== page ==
As Akwugo Emejulu describes, shock and outrage at the outcome of the referendum is tantamount to ‘white innocence’ casting racism as an aberration linked to the Brexit vote. This conveniently glosses over the long histories through which racism and xenophobia progress; it ignores the persistence of racial exclusion – structurally, institutionally and in the everyday – in questions of who counts as British (and European). It persists in how many newly-politicised Britons in the EU27 make sense of the imminent loss of their rights through Brexit; as Bel Parnell-Berry stresses, this narrative fails to draw out the connection between their fate through Brexit and longer histories of citizenship deprivation and fights for migrants’ rights familiar to British People of Colour.
At first glance, the ways in which British People of Colour taking part in our research explain waking up to Brexit are similar. They describe thinking they were having a nightmare, pinching themselves to see if they were awake; being shocked, thinking it was a hoax. Where their accounts of making sense of Brexit depart from this is in the absence of surprise we have registered elsewhere in the project. Brexit had ‘taken the masks off’ racism, as Kaamil, a British Pakistani man who had settled in Spain, described. For Ida, a black British woman, it had made visible ‘the really ugly side’ of Britain.
Their approaches to making sense of Brexit locate it within longer histories of racism in Britain. These are personal and family histories. They are accounts that communicate structural and institutional racism alongside racial harassment and assault in their everyday lives. Their experiences had meant that they have always questioned their relationship to Britain and Britishness, as they found themselves regularly faced with challenges to their right to belonging in Britain.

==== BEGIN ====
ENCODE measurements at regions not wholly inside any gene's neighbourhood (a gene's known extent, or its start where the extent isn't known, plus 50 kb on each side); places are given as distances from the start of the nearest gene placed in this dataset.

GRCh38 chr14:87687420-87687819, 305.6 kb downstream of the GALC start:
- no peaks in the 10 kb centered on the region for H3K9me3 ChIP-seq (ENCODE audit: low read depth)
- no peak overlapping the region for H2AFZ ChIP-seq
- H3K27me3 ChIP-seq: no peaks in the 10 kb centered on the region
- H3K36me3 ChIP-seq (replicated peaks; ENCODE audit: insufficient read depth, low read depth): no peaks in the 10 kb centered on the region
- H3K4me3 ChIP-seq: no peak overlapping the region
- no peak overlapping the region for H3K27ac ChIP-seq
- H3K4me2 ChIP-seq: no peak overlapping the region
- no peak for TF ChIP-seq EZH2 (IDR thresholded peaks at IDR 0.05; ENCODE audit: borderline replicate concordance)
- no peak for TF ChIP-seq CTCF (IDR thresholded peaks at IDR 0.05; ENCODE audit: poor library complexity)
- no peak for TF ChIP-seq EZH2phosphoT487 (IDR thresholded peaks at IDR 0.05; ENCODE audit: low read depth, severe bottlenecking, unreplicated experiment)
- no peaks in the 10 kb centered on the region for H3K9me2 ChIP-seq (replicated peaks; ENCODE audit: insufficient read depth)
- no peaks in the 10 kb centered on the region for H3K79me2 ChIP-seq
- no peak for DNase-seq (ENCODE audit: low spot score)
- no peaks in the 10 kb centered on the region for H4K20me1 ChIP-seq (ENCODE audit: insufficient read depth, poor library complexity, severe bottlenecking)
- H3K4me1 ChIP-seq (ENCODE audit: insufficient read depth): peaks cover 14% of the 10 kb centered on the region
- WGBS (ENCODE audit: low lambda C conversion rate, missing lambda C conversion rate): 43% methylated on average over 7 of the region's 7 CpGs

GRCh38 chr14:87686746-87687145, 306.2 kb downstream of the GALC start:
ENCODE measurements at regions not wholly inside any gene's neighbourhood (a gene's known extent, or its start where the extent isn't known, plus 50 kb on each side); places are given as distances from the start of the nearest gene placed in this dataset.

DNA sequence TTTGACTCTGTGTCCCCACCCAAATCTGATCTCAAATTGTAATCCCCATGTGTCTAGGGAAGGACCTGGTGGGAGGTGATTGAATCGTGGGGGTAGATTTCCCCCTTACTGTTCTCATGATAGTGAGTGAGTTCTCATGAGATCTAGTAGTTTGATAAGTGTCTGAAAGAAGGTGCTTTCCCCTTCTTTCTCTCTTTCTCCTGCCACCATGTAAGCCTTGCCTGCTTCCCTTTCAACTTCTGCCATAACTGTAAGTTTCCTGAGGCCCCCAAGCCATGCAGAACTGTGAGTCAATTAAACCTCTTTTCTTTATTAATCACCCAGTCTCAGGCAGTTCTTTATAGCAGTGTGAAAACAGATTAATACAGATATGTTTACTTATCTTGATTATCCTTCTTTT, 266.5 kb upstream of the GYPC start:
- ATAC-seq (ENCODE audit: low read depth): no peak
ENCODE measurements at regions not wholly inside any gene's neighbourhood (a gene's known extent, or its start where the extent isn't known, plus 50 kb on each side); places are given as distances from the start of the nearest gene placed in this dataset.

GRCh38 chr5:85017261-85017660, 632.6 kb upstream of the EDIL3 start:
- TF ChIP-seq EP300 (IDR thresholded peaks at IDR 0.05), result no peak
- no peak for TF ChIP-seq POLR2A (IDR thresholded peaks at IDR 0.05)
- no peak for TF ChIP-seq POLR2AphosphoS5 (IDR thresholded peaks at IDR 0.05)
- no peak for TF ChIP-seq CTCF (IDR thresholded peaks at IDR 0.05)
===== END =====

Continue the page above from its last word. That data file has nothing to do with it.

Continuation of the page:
Importantly, moving to other European countries, in pursuit of new lives, job opportunities and for relationships does not offer a reprieve from the racism they had experienced in Britain. Living in Europe, introducing themselves as British, they find themselves regularly faced with the question ‘No, where are you really from?’ They describe discrimination in the workplace, and of finding themselves the only black or brown face in the room and being questioned for their right to be there. Judgments are made about who they are on the basis of their names and the colour of their skin. They describe their unease about their position in elite institutions while other People of Colour from elsewhere in the EU or beyond find themselves unable to get a foot in the door. And beyond their experiences of such racism in the workplace, they describe everyday racism and physical assault in the places they have come to call home. Brexit is business as usual for British People of Colour living in the EU27.
These are accounts that are hidden from view in the prominent ‘racist Britain’ narrative that we are familiar with from elsewhere in the research. Talking with British People of Colour living in the EU27 offers an important counterpoint to those who would locate Brexit as a very British problem. It highlights how Brexit is caught up in histories of racism that forged not only Britain but also Europe. It turns a lens on fundamental questions of who is counts as British and European; who has the privilege of automatic belonging, and who finds themselves questioned for this right.
This post represents the views of the author and not those of the Brexit blog, nor LSE.
Michaela Benson is a Reader in Sociology at Goldsmiths, University of London. She is a research leader for the project BrExpats: freedom of movement, citizenship and Brexit in the lives of Britons resident in the European Union funded by the UK in a Changing EU.
Chantelle Lewis is a PhD student at Goldsmiths, University of London.